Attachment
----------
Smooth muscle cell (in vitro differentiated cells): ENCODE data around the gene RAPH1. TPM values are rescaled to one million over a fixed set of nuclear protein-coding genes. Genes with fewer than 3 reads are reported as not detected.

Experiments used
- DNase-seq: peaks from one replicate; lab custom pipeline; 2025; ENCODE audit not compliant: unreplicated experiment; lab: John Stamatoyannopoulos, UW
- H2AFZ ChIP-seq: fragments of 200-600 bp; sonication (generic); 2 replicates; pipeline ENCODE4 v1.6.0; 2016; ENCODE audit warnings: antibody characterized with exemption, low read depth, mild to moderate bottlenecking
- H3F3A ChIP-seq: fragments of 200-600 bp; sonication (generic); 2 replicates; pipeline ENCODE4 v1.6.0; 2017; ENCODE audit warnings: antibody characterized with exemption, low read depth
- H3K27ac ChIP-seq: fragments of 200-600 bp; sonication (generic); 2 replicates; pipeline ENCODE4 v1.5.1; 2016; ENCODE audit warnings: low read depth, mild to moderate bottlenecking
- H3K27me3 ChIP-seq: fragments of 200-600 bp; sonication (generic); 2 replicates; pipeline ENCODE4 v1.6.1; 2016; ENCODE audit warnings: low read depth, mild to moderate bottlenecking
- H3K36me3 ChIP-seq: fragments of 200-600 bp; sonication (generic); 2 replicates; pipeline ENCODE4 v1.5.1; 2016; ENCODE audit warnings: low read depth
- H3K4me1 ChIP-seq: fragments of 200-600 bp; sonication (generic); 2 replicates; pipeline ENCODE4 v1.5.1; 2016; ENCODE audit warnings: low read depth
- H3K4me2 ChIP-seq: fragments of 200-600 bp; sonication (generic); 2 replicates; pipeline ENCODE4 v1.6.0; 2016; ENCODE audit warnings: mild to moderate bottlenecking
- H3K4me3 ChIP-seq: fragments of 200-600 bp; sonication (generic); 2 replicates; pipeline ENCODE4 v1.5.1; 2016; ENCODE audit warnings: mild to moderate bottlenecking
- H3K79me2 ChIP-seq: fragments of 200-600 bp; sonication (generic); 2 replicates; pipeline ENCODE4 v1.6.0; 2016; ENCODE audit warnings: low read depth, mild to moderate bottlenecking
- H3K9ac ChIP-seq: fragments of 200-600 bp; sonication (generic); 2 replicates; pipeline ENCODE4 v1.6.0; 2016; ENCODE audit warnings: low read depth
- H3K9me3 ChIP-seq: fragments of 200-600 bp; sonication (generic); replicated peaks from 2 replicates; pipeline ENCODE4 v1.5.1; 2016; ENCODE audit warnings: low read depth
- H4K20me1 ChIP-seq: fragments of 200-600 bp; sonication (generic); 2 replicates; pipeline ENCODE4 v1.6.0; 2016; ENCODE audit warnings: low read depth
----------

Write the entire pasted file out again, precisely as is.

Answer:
Smooth muscle cell (in vitro differentiated cells): ENCODE data around the gene RAPH1. TPM values are rescaled to one million over a fixed set of nuclear protein-coding genes. Genes with fewer than 3 reads are reported as not detected.

Experiments used
- DNase-seq: peaks from one replicate; lab custom pipeline; 2025; ENCODE audit not compliant: unreplicated experiment; lab: John Stamatoyannopoulos, UW
- H2AFZ ChIP-seq: fragments of 200-600 bp; sonication (generic); 2 replicates; pipeline ENCODE4 v1.6.0; 2016; ENCODE audit warnings: antibody characterized with exemption, low read depth, mild to moderate bottlenecking
- H3F3A ChIP-seq: fragments of 200-600 bp; sonication (generic); 2 replicates; pipeline ENCODE4 v1.6.0; 2017; ENCODE audit warnings: antibody characterized with exemption, low read depth
- H3K27ac ChIP-seq: fragments of 200-600 bp; sonication (generic); 2 replicates; pipeline ENCODE4 v1.5.1; 2016; ENCODE audit warnings: low read depth, mild to moderate bottlenecking
- H3K27me3 ChIP-seq: fragments of 200-600 bp; sonication (generic); 2 replicates; pipeline ENCODE4 v1.6.1; 2016; ENCODE audit warnings: low read depth, mild to moderate bottlenecking
- H3K36me3 ChIP-seq: fragments of 200-600 bp; sonication (generic); 2 replicates; pipeline ENCODE4 v1.5.1; 2016; ENCODE audit warnings: low read depth
- H3K4me1 ChIP-seq: fragments of 200-600 bp; sonication (generic); 2 replicates; pipeline ENCODE4 v1.5.1; 2016; ENCODE audit warnings: low read depth
- H3K4me2 ChIP-seq: fragments of 200-600 bp; sonication (generic); 2 replicates; pipeline ENCODE4 v1.6.0; 2016; ENCODE audit warnings: mild to moderate bottlenecking
- H3K4me3 ChIP-seq: fragments of 200-600 bp; sonication (generic); 2 replicates; pipeline ENCODE4 v1.5.1; 2016; ENCODE audit warnings: mild to moderate bottlenecking
- H3K79me2 ChIP-seq: fragments of 200-600 bp; sonication (generic); 2 replicates; pipeline ENCODE4 v1.6.0; 2016; ENCODE audit warnings: low read depth, mild to moderate bottlenecking
- H3K9ac ChIP-seq: fragments of 200-600 bp; sonication (generic); 2 replicates; pipeline ENCODE4 v1.6.0; 2016; ENCODE audit warnings: low read depth
- H3K9me3 ChIP-seq: fragments of 200-600 bp; sonication (generic); replicated peaks from 2 replicates; pipeline ENCODE4 v1.5.1; 2016; ENCODE audit warnings: low read depth
- H4K20me1 ChIP-seq: fragments of 200-600 bp; sonication (generic); 2 replicates; pipeline ENCODE4 v1.6.0; 2016; ENCODE audit warnings: low read depth